Computers, Help, Linux, Technology

Linux Mint – A Quick Overview

Español: Logo Linux Mint
Image via Wikipedia

I had been a faithful follower of Ubuntu since my introduction to Linux a few years back and I dipped my toes in the Fedora and Debian pools for a bit as well. Recently Ubuntu decided to change things up with the Unity desktop and while it’s nice and flashy, it leaves a lot to long for from a System Administrator aspect, for me at least. They are focusing too much on being the eye candy of Linux and competing with Windows for who looks better, in that process they are leaving behind the reason we use Linux instead of Windows.

Ubuntu at one time was poised on becoming the destop Linux market. Now don’t get me wrong, there is still plenty of reasons to stay with Ubuntu, especially if you are not a power user, my problem is that they choose to FORCE their choices upon us users, much to the Microsoft way instead of leaving an option like they did with their earlier release.

In came Linux Mint running Gnome 2 and their latest release Mint 12 Lisa, based on  Ubuntu Oneiric runs Gnome 3, KDE or Gnome + MATE, but be completely compatible with Gnome 2, it uses the same commands and runs most apps the same as Ubuntu; in short, it’s Ubuntu without someone else telling you what to do or forcing you in a direction that you’re unwilling to follow. Ubuntu One works with Mint, and best of all, you can customize it to look, feel, and run exactly how you want it, which is exactly what most Linux users are looking for.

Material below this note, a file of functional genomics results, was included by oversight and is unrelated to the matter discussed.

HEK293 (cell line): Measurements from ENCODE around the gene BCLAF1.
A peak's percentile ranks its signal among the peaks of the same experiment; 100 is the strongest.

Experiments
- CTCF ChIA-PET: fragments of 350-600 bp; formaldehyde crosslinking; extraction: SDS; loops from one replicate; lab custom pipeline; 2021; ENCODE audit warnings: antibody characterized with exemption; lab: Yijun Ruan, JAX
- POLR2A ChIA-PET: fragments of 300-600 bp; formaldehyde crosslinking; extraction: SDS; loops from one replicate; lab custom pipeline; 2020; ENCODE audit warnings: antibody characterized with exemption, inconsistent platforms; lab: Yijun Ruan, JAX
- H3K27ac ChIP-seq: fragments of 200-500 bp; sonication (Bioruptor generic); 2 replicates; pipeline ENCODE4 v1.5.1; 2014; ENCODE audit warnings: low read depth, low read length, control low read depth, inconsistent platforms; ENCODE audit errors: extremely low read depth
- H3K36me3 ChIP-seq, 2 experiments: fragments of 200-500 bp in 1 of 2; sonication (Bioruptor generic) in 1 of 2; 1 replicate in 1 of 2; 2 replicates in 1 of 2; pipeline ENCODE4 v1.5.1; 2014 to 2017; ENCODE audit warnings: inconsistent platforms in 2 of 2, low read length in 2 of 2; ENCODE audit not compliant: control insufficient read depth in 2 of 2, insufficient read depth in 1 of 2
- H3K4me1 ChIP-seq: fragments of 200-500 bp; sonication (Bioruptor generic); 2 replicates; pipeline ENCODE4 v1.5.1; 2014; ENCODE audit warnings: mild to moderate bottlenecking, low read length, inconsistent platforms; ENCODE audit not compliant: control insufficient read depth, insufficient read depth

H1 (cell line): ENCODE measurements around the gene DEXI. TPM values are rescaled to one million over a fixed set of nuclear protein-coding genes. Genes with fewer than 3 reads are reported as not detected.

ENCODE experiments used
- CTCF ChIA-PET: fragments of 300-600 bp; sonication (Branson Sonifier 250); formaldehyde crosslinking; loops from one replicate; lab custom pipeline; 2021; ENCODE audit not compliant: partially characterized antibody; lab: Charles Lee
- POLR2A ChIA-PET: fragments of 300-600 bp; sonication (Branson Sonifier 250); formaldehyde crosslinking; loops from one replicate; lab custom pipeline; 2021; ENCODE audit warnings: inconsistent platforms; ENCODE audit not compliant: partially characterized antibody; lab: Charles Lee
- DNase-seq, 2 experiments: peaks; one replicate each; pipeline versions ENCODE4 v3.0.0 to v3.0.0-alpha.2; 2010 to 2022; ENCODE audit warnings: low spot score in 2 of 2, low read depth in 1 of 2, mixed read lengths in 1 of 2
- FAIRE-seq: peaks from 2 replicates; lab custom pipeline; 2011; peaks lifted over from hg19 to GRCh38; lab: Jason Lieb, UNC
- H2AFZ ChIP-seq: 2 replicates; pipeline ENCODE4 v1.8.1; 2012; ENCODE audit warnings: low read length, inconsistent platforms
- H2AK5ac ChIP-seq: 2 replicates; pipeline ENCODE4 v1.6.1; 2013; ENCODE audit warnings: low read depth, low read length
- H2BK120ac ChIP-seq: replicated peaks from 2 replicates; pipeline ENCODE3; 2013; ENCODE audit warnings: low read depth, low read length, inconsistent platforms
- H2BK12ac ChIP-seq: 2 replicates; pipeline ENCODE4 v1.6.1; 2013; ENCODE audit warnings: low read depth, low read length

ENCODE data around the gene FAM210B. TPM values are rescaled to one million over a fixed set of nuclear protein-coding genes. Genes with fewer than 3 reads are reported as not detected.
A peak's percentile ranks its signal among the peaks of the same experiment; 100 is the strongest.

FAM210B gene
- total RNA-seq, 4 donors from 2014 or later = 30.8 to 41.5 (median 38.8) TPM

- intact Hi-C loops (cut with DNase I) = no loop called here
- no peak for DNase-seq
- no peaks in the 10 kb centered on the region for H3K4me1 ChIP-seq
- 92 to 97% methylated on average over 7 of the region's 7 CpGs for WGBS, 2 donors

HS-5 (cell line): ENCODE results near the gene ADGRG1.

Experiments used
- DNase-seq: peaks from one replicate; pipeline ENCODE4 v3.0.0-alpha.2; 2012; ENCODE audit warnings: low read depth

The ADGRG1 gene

Linux Mint simply does what it was meant to do – to take Ubuntu and fix any usability problems that users were complaining about and were not being addressed.

From the Linux Mint site:

The purpose of Linux Mint is to produce a modern, elegant and comfortable operating system which is both powerful and easy to use.

Started in 2006, Linux Mint is now the 4th most widely used home operating system behind Microsoft Windows, Apple Mac OS and Canonical’s Ubuntu.

Some of the reasons for the success of Linux Mint are:

  • It works out of the box, with full multimedia support and is extremely easy to use.
  • It’s both free of cost and open source.
  • It’s community-driven. Users are encouraged to send feedback to the project so that their ideas can be used to improve Linux Mint.
  • Based on Debian and Ubuntu, it provides about 30,000 packages and one of the best software managers.
  • It’s safe and reliable. Thanks to a conservative approach to software updates, a unique Update Manager and the robustness of its Linux architecture, Linux Mint requires very little maintenance (no regressions, no antivirus, no anti-spyware…etc).

To me, one of the first highlights of Linux Mint 12 experience was its neatly executed Welcome Screen with useful links to User Guide, Tutorials, Hardware Database etc., something that other Linux based distros can also emulate. Mint offers a Windows like menu to make users comfortable with Linux.

Linux Mint 12 is simply the best GNOME Shell experience I’ve had so far. If you want the best possible out-of-the-box experience in a GNOME desktop, then Mint is for you.

3 thoughts on “Linux Mint – A Quick Overview”

  1. I love Linux Mint! I did a brief review of Linux Mint 12 and I plan on doing a longer one sometime in the future

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